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In an online textbook, the following formula is given to calculate the arrival time delay between two frequencies, $v_1, v_2$ in a dispersed radio pulse:

$$t_1 - t_2 = 4.15 \cdot DM [(v_1/\text{GHz})^{-2} - (v_2/\text{GHz})^{-2}]$$

Where does the $4.15$ come from, and what exactly is “GHz”? Do I divide by 1 GHz or?

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  • $\begingroup$ Can you provide a link to where you found the equation online? That would help provide more context for your question. $\endgroup$ – Eric Jensen Jul 24 '20 at 1:12
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As is the case with light traveling through any medium, radio waves traveling through space experience refraction, which reduces their speed. A wave of infinite frequency will experience no refraction, meaning that we can compute how much a given wave will be delayed compared to such an infinite-frequency wave as it moves through outer space. The group velocity of a radio wave is determined by $v_g=c\mu$, with $\mu$ the refractive index defined by $$\mu=\sqrt{1-\left(\frac{\nu_p}{\nu}\right)^2}$$ with $\nu$ the frequency of the wave and $\nu_p$ the plasma frequency, a fundamental property of the medium, which depends on its density: $$\nu_p=\sqrt{\frac{e^2n_e}{\pi m_e}}$$ with $e$, $m_e$ and $n_e$ the charge, mass and number density of electrons. (You're probably more familiar with refractive indices for light that humans can see, but they're important in a much wider portion of the electromagnetic spectrum!) In the ISM, we'd expect to see plasma frequencies in the kilohertz range - much lower than the frequencies of radio waves from whatever source we're observing, which are likely in the hundreds of megahertz to tens of gigahertz range. The delay a wave of frequency $\nu$ experiences over a distance $d$ is $$t(\nu)=\int_0^d\frac{dl}{v_g}-\frac{d}{c}$$ where the second term requires no integral as the refractive index of a wave of infinite frequency is always $\mu=1$ regardless of the medium. We can use a binomial approximation for the refractive index of our physical finite-frequency wave, since $\nu\gg\nu_p$, and after some algebra, we find that $$t(\nu)=\frac{1}{c}\int_0^d\left(1+\frac{\nu_p^2}{2\nu^2}\right)dl-\frac{d}{c}=\frac{e^2}{2\pi m_ec}\frac{1}{\nu^2}\int_0^dn_edl$$ Now consider two waves of frequencies $\nu_1$ and $\nu_2$. The difference in arrival times is $$ \begin{aligned}t(\nu_1)-t(\nu_2)&=\frac{e^2}{2\pi m_ec}\frac{1}{\nu_1^2}\int_0^dn_edl-\frac{e^2}{2\pi m_ec}\frac{1}{\nu_1^2}\int_0^dn_edl\\ &=\frac{e^2}{2\pi m_ec}\left(\int_0^dn_edl\right)\left[\frac{1}{\nu_1^2}-\frac{1}{\nu_2^2}\right] \end{aligned}$$ If we define the dispersion measure by $$\text{DM}\equiv\int_0^dn_edl$$ and define it in units of $\text{cm}^{-3}\;\text{pc}$, write the chunk of constants in front in units of $\text{GHz}^2\;\text{pc}^{-1}\;\text{cm}^3\;\text{ms}$: $$\frac{e^2}{2\pi m_ec}=4.15\;\text{GHz}^2\;\text{pc}^{-1}\;\text{cm}^3\;\text{ms}$$ and write out frequencies in units of $\text{GHz}$, then we indeed recover the expression you give - with the time delay in units of milliseconds. It would be a lot clearer if we rewrote it as $$t_1-t_2=4.15\left(\frac{\text{DM}}{\text{cm}^{-3}\;\text{pc}}\right)\left[\left(\frac{\nu_1}{\text{GHz}}\right)^{-2}-\left(\frac{\nu_2}{\text{GHz}}\right)^{-2}\right]\;\text{ms}$$ which has the proper units.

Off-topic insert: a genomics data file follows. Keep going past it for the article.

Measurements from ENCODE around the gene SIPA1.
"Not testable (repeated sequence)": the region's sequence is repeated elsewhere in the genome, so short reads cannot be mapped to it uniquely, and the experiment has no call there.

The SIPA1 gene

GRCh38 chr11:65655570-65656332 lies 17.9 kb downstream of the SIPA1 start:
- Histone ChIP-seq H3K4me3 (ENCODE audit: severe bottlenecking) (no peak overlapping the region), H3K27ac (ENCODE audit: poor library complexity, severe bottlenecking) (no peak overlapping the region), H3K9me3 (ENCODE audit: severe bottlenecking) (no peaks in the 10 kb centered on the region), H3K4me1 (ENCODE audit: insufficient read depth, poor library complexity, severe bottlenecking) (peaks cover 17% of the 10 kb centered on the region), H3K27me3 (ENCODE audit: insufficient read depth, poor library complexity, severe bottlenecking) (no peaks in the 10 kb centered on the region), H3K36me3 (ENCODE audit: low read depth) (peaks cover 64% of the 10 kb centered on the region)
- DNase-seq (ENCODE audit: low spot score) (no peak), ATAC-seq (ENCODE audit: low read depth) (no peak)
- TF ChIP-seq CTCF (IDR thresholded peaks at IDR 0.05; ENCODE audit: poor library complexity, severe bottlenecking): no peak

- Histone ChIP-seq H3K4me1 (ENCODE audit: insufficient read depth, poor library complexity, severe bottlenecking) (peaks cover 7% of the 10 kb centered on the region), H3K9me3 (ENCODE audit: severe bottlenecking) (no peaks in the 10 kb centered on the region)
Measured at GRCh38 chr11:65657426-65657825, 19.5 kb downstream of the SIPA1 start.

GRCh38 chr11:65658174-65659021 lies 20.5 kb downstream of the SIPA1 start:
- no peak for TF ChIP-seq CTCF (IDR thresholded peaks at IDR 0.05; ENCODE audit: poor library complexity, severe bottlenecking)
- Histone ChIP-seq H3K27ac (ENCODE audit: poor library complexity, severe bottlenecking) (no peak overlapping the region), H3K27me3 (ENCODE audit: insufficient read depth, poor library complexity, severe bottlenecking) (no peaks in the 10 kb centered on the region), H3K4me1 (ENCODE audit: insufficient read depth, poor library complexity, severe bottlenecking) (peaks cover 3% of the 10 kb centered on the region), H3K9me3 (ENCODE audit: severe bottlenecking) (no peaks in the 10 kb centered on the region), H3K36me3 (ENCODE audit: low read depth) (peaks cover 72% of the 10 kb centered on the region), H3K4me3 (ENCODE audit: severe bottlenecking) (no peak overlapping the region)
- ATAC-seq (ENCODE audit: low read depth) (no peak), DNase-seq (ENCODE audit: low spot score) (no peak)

In short: If you write your frequencies in gigahertz and your dispersion measure in parsecs per cubic centimeter, the formula will give you a time delay in milliseconds.

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